(In a Jaunt Review Sort of Way)
The Business of Being Born, Ricki Lake's movie project to educate the masses about how insurance companies, hospitals and doctors have a near-monopoly on the minds and wallets of birthing women around the United States. After Ms. Lake’s first (typical) hospital birth, she became quite the birth activist, becoming a doula, attending conferences, reading as voraciously as the rest of us reading this right now. She had, at one time, said she wanted to be a midwife, but when she had her second child at home, in her bathtub, she decided she could better use her power/clout/money/influence by making this movie. While that might be debatable, she has certainly done a wonderful job with this movie.
Note: Major spoilers ahead. If you do not want to hear anything negative about this movie, do not want to know small nitpicky details that only a midwife, doctor, nurse or childbirth buff would notice, DO NOT READ FURTHER!
YOU ARE FOREWARNED.
My apprentice Donna, her 3.5 month old daughter Kyra, my new apprentice Lexi, her almost 3 month old son Hunter and I filled my red Explorer with car seats and cackly women yacking about birth and placentas and leaking milk and we headed north from San Diego having borrowed Tom Tom (the Australian Navigator) from my partner Sarah. It seemed like a blink before we were there. It’s that way when you are with good friends and talking about birth, isn’t it?
We’d learned about the movie being in Los Angeles from a midwife semi-spammer – this was actually one thing I appreciated getting from her. I spread the word about the limited release – it was in LA for a mere 7 days – with no publicity at all, only there so it would be able to qualify for the Academy Award Documentary category. Still, we assumed the theater would be swarming with birth activists and I was frantic to make sure we bought our tickets on-line as soon as we knew for sure we were going… the morning of the day we were heading north. Happily, we got the tickets. They were only $8.50! A bargain – and they were for 8:30pm!
We got there about 90 minutes early and exchanged our on-line receipts for tickets and then went to eat dinner at a restaurant across the street. We had the WORST service I have had in years and it was clearly because we were three women, two who had their boobs out. The other women who had their boobs out got great service. I don’t know what their issue was, but for crying in a bucket, if he would have even come around for more than 10 seconds twice, I could have told him my mother was a server and he might have gotten more than a 9% tip. He was vile. Grrrr.
So, we high-tail it back to the theater to make sure we get good seats and on our way in see a gaggle of La Leche League folks from the LA area and one from the desert. Hugs all around by Donna (also a LLL leader) and we go right into the theater where, I am stunned to say, there are about FIVE people there! What?!?
With the LLL folks and the few other people that wander in, there turn out to be about 20 people total in the very small theater. I almost cried.
An adorable blonde woman came up to me and asked if I was a midwife and when I introduced myself, she did, too, and she said she read my blog all the time and we had corresponded and I loved meeting her! She sat with her husband and was as sweet as could be. I am bummed I can’t remember her name – please email me and tell me again!
So, the movie opens with a midwife getting ready to go to a birth, getting her supplies ready… IV solutions, her instruments out of the oven, suture equipment… and then she eventually gets to the laboring mom’s house. It was an interesting opening, this vision of homebirth midwifery with emergency supplies – oxygen… it was extremely apparent the audience (OBs? RNs? Vanilla people everywhere?) was being told “Midwives are not illiterate, horseback riding, barefoot witches. They are professional, emergency supply-carrying, car driving women.”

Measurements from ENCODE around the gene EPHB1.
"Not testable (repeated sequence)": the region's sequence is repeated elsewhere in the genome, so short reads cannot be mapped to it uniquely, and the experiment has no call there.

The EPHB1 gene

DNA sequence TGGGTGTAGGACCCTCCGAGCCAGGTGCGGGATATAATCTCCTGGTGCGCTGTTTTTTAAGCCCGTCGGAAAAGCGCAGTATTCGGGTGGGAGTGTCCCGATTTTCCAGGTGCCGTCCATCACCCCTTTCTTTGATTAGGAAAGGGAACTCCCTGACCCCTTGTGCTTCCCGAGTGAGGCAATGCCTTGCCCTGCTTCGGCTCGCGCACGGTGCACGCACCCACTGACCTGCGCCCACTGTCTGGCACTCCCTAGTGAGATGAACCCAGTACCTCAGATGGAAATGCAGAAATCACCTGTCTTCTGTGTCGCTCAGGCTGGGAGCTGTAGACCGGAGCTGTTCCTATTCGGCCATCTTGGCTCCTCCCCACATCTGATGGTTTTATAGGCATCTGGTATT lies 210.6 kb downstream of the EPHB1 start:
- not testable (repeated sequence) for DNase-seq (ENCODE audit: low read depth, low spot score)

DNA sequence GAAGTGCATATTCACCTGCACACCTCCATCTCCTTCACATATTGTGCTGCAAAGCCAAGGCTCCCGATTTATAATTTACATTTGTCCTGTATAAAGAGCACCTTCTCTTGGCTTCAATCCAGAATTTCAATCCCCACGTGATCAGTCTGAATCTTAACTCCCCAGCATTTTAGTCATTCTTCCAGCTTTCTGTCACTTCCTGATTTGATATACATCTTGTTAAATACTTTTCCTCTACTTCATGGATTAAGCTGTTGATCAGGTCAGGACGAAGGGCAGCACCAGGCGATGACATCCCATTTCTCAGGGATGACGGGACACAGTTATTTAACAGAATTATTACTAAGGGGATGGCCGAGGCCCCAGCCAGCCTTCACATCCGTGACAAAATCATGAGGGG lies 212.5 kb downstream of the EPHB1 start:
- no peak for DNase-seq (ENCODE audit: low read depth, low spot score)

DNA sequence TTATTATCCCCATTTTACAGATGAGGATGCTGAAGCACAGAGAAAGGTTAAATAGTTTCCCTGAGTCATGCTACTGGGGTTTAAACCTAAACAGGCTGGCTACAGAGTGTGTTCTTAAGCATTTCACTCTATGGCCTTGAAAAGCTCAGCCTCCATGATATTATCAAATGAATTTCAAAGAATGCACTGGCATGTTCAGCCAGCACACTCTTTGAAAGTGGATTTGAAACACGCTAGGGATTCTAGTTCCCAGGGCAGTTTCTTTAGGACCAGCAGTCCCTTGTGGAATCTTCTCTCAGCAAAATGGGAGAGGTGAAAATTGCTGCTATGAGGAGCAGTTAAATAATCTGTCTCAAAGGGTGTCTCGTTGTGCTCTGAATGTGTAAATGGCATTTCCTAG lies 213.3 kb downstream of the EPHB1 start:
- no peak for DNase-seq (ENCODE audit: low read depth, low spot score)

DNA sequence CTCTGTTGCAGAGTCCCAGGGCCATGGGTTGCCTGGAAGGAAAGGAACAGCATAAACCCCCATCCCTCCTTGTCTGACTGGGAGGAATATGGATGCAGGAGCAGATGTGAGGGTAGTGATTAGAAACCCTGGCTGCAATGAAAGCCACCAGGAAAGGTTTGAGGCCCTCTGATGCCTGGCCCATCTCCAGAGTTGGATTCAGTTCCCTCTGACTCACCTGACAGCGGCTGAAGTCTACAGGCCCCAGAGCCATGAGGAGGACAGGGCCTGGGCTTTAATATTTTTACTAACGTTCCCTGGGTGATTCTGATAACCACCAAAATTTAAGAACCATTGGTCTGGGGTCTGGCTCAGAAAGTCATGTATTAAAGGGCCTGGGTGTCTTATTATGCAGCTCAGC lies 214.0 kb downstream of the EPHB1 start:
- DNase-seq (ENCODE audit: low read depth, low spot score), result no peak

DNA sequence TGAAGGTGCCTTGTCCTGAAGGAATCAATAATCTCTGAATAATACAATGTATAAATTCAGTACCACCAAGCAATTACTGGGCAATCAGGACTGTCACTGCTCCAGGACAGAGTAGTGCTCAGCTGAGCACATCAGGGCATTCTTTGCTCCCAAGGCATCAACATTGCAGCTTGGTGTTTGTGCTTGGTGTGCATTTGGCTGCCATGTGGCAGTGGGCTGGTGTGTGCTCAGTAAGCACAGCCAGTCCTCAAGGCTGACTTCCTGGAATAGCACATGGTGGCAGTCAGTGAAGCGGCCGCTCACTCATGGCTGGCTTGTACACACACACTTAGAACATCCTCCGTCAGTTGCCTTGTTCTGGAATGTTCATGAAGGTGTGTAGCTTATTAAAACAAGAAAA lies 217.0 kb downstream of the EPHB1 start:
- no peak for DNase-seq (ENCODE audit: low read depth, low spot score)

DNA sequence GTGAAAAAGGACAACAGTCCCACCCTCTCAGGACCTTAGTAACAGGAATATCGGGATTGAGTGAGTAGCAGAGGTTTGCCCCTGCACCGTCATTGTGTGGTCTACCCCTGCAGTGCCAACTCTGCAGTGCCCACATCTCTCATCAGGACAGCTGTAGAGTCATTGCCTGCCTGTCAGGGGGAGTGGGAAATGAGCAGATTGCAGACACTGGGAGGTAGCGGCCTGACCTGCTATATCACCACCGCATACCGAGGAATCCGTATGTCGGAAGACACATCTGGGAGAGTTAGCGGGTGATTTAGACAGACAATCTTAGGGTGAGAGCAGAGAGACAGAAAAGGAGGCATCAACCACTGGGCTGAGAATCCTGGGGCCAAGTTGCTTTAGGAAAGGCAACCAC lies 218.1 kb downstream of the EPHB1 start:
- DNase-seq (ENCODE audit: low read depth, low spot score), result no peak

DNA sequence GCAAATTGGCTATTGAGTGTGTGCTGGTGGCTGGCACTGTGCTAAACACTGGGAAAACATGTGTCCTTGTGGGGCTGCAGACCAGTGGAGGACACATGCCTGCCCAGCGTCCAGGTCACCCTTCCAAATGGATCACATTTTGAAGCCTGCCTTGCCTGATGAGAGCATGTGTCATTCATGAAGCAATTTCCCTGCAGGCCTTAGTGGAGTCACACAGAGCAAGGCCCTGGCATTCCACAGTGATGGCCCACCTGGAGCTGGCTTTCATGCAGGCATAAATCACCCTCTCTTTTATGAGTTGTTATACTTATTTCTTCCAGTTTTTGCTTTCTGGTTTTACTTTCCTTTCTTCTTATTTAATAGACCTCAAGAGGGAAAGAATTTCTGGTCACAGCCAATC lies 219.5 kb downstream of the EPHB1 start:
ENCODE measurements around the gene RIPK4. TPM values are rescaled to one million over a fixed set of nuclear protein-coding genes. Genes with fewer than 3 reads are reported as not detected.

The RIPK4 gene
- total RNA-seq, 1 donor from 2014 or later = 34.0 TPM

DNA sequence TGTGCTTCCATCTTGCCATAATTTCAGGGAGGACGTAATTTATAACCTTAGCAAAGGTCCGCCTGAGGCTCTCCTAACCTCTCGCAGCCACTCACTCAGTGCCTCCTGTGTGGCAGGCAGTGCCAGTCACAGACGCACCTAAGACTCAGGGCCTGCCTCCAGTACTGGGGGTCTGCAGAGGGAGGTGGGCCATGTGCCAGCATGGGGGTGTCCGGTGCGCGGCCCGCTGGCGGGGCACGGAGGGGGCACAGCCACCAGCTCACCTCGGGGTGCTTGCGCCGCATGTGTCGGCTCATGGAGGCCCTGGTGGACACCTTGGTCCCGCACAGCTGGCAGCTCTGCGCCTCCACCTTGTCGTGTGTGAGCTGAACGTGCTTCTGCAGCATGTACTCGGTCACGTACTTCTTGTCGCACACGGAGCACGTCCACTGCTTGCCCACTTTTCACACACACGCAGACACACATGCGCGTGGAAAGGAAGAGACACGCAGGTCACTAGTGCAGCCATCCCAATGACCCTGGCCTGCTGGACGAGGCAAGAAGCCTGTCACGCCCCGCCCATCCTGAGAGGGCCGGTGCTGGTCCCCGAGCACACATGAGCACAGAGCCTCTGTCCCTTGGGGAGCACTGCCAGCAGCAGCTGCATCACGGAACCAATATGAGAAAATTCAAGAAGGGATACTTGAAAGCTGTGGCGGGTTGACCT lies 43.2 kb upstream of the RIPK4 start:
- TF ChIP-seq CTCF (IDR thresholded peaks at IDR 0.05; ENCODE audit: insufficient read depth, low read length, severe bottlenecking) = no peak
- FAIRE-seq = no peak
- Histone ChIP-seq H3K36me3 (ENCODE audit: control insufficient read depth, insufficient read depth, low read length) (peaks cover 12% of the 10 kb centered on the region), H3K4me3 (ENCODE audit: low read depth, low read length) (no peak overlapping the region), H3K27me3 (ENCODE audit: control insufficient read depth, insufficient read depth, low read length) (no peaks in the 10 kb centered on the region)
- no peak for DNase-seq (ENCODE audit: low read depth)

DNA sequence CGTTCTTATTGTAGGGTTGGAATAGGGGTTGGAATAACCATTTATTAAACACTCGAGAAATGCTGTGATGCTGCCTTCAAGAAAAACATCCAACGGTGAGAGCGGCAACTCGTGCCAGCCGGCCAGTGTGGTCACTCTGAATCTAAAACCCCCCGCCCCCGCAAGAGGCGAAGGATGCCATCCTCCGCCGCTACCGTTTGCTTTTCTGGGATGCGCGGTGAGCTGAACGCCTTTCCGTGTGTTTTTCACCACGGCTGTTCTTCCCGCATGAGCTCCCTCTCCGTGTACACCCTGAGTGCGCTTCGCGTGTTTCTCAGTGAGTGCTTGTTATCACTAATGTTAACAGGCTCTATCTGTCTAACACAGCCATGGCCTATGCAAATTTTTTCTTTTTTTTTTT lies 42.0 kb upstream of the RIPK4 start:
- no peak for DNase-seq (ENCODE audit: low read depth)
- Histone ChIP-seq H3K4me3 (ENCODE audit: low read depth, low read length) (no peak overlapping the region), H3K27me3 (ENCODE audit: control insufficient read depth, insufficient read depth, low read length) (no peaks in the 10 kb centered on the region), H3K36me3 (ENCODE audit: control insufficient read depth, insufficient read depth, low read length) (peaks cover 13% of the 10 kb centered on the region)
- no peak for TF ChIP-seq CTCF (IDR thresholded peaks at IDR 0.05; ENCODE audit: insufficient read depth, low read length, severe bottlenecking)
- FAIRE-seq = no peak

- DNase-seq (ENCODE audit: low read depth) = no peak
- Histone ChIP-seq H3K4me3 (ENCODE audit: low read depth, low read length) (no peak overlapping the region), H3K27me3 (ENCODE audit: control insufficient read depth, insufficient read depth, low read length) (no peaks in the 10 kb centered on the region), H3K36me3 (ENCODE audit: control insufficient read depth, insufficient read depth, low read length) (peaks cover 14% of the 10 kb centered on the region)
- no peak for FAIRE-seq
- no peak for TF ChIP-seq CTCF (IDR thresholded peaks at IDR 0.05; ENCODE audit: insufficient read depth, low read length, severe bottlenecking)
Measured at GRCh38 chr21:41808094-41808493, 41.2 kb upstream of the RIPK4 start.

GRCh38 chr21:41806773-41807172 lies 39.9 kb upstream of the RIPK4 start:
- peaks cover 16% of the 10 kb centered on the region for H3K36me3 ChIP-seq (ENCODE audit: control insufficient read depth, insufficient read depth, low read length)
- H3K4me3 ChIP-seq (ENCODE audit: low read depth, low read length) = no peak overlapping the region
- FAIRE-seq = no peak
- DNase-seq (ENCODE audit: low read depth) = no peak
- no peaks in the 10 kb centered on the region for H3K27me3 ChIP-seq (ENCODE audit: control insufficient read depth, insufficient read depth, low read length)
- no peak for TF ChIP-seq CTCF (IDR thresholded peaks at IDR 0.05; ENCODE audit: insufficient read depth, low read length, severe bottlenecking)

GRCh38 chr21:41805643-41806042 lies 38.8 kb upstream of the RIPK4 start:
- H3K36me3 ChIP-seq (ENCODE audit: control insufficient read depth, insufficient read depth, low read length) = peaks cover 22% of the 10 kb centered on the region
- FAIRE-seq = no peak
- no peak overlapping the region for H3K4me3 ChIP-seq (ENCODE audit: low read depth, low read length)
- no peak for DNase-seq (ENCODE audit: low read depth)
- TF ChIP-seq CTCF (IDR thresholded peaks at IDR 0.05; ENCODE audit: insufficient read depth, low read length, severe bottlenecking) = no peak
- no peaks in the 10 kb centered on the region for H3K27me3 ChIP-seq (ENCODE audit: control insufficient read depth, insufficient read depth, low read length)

The people we crunchy granola folks know and sometimes love that were in the movie included Ina May Gaskin (looking extremely crunchy and very, very matriarchal to our homebirth midwifery sisters – she was very well-spoken!), Michel Odent (thankfully, with subtitles… I adore that man… and realized, during the movie that Dr. Wonderful is Michel Odent 30 years ago) and Robbie Davis-Floyd (who had wonderful things to say about the history of midwifery).
Interspersed throughout the film, Ms. Lake gently and unobtrusively talks to folks we know and don’t know. Sometimes, voices of frustration come across as sarcastic or licked with disdain (and you know I completely understand why) , but I think would have been better for the director (Abby Epstein) to really encourage folks to speak as unemotionally as possible – and perhaps she did. Because I know if she had interviewed me, she would have had to do 35 takes to get all the sardonic-ness out for a final cut.
(It was a very educational lesson for me – watching the movie and my “seeing” it through The Mainstream’s eyes – and paying attention to how I need to modulate my own words and voice when speaking to doctors, nurses and vanilla folks. I can see an argument for not caring what The Mainstream thinks about “us,” but I also know you get more flies with honey than vinegar. I’ve been a lot of balsamic vinegar in my birthing career. I’ve been more cotton candy [at least in front of the docs & nurses] in the last decade and feel I have made a lot more progress for midwifery and my clients. The questions are: Does the end justify the means? And when does it compromise one’s values? Do we overlook a lot so we get a lot more for all of us? Ongoing questions… always ongoing.)
But, I suppose if Ms. Epstein would have had to ask the midwifery contingent to watch their snideness, she would have had to ask the medical folks to check their snottiness at the door – and that would have probably been impossible. In fact, the different vocal nuances were probably critically important and imparted a great deal of the message that might otherwise have been missed. I think, though, that that is part of why I suggested the midwifery folks remained less modulated, so the medical ones sounded more shrill and hysterical.